Strongyloides stercoralis is a 2 mm long intestinal worm causing a disease called strongyloidiasis. It is common in tropical and subtropical areas but also occurs in temperate zones. Unlike most parasitic worms, Strongyloides stercoralis has a heterogonic life cycle. So in addition to the parasitic life cycle it has a separate free-living cycle where it lives and reproduces without a host in the soil. Strongyloides stercoralis can autoinfect the same host over and over without any intermediate host. This makes strongyloidiasis a very persistent disease.

Diphyllobothrium latum, the fish tapeworm, is the biggest tapeworm in humans. It causes a parasitic infection called diphyllobothriasis which is acquired by eating raw fish infected with the parasite. Diphyllobothriasis is found in Chile, Peru, Uganda and in the Northern Hemisphere (northern Asia, Europe and America) in areas of rivers and lakes. Diphyllobothrium species include: D. cordatum, D. dalliae, D. dendriticum, D. lanceolatum, D. latum, D. pacificum, D. ursi and D. yonagoensis. Diphyllobothrium latum is the most common and mostly found in Scandinavia, the Baltics and western Russia.

Taenia saginata is a large tapeworm that causes an infection called taeniasis. It is commonly known as the beef tapeworm or cattle tapeworm because it uses cows as intermediate hosts. Humans are the only definitive hosts. Taeniasis occurs worldwide and is relatively common in Africa, Eastern Europe, Latin America and the Philippines.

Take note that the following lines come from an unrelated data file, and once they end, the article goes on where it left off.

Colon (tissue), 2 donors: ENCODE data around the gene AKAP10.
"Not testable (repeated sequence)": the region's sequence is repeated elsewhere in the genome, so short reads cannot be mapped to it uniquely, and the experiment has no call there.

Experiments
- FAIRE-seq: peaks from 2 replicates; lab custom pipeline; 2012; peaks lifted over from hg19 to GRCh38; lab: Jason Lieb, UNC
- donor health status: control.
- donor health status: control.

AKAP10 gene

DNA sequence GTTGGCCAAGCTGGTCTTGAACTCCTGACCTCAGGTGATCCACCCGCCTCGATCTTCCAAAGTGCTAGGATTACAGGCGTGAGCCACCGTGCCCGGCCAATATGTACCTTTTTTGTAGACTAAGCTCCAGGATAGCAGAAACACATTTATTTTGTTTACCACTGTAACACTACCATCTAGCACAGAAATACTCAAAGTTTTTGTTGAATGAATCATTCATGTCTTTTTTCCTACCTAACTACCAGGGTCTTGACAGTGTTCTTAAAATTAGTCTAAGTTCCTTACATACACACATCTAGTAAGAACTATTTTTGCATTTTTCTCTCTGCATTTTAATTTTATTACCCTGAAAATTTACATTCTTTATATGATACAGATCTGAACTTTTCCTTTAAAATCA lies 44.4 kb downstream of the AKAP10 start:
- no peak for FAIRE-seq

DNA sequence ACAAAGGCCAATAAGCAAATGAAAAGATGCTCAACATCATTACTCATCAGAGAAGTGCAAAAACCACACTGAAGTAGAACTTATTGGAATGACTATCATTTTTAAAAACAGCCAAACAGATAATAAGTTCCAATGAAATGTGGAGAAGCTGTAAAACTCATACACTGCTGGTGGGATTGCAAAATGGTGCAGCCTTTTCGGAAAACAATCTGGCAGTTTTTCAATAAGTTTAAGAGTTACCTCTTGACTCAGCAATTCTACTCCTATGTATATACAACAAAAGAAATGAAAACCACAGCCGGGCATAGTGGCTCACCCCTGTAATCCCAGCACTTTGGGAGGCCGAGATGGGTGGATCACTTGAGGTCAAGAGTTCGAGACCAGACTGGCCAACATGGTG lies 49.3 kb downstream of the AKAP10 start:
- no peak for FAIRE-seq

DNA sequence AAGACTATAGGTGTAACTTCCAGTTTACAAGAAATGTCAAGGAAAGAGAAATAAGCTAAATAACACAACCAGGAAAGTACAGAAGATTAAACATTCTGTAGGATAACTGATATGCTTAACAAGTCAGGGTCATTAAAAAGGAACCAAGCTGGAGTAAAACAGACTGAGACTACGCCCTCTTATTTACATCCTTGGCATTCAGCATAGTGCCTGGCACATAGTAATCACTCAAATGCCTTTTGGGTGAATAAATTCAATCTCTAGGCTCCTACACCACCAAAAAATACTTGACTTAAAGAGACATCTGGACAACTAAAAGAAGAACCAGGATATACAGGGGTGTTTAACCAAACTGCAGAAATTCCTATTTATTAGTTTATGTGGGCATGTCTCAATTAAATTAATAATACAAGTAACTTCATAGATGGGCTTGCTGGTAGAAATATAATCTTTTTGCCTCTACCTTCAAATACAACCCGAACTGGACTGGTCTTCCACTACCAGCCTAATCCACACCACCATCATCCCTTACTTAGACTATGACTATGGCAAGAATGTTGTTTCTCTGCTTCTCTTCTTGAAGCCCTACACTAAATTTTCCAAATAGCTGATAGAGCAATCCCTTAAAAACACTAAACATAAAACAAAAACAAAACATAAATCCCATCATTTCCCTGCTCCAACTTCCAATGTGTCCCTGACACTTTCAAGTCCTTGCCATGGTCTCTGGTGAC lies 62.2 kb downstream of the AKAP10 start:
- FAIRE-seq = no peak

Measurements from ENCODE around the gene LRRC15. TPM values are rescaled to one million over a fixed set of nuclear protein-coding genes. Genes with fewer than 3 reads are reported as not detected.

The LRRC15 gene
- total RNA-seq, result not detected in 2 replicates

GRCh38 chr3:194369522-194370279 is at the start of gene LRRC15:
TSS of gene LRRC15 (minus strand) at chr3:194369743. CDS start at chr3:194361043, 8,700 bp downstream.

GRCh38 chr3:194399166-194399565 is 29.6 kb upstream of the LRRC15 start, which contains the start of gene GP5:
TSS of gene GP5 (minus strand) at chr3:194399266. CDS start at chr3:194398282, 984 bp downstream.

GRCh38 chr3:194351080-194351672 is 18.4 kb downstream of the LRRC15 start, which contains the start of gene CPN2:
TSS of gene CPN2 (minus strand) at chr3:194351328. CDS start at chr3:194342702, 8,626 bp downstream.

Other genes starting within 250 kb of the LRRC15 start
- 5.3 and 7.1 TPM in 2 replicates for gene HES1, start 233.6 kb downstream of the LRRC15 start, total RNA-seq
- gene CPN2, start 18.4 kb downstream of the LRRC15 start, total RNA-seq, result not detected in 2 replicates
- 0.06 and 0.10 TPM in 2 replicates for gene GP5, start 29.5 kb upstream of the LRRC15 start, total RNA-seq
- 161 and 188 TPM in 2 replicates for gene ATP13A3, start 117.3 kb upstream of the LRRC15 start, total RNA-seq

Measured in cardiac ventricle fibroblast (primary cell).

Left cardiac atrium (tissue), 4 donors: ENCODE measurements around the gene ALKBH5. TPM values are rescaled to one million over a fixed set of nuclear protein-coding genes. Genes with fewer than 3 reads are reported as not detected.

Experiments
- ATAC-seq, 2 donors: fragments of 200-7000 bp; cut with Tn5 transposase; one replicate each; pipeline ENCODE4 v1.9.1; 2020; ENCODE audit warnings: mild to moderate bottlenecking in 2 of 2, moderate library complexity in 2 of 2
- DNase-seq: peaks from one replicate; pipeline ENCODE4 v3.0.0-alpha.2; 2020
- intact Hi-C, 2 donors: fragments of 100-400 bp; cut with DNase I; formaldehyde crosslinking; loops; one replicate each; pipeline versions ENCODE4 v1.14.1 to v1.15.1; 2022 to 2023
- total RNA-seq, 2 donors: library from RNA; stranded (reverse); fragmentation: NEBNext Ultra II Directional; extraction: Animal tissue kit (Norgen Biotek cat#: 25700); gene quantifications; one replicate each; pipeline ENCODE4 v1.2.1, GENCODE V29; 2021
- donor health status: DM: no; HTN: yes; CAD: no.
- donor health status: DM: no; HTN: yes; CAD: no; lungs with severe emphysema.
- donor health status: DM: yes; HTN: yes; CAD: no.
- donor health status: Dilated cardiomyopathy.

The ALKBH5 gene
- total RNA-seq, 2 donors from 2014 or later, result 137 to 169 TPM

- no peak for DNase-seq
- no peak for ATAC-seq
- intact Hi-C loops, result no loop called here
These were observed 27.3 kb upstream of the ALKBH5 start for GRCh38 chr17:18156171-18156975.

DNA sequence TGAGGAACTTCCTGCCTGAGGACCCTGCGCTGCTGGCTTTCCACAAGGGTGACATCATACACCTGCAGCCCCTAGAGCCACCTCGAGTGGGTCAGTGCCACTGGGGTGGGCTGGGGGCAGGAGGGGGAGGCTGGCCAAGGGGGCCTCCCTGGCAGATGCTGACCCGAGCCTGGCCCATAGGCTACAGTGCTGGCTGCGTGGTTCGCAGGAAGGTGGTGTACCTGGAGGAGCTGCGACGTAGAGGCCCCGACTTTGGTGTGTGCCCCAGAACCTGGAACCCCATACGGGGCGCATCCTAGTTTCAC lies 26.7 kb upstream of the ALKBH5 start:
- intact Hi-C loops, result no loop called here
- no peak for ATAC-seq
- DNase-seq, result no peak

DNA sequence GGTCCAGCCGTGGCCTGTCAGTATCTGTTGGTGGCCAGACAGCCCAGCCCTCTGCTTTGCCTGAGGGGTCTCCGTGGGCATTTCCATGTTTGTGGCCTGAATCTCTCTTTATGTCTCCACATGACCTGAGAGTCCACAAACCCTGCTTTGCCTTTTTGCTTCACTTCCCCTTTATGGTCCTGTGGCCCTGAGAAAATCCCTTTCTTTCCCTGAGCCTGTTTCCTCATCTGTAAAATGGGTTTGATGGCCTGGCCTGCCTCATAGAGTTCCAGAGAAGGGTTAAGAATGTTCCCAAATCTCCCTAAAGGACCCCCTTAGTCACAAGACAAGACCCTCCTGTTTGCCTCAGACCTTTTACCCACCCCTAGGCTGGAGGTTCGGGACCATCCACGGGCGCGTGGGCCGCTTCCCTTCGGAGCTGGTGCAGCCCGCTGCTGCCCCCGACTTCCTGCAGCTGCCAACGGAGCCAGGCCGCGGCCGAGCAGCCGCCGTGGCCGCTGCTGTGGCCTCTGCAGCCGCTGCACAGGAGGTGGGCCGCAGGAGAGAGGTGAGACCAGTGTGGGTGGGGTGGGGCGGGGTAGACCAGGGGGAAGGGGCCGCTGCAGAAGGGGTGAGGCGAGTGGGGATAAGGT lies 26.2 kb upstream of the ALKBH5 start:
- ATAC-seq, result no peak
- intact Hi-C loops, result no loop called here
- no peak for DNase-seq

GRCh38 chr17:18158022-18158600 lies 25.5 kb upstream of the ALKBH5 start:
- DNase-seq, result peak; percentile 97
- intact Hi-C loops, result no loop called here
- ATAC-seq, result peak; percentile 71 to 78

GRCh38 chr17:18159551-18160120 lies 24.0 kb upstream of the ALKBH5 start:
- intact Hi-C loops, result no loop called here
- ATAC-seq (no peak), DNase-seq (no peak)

Lymphatic filariasis is a parasitic disease caused by thread-like worms called Wuchereria bancrofti. The parasite is carried from person to person by mosquitoes. 120 million people are infected in subtropical and tropical Asia (mostly in India), Africa, the Pacific and the Americas (mostly in Brazil, Haiti, Guyana and the Dominican Republic). Lymphatic filariasis is the leading cause of permanent disability worldwide. Out of the 120 million more than 30 % are severely incapacitated by the disease. Over one billion people in over 80 countries are at risk of getting infected.

Fasciola hepatica is a parasitic fluke that lives in the liver. In addition to humans it infects cows and sheep. It is known as the sheep or common liver fluke and causes a disease called fascioliasis. Fasciola hepatica is found in areas where cattle and sheep are raised. Adults reach a length of 3 cm and 1 cm width.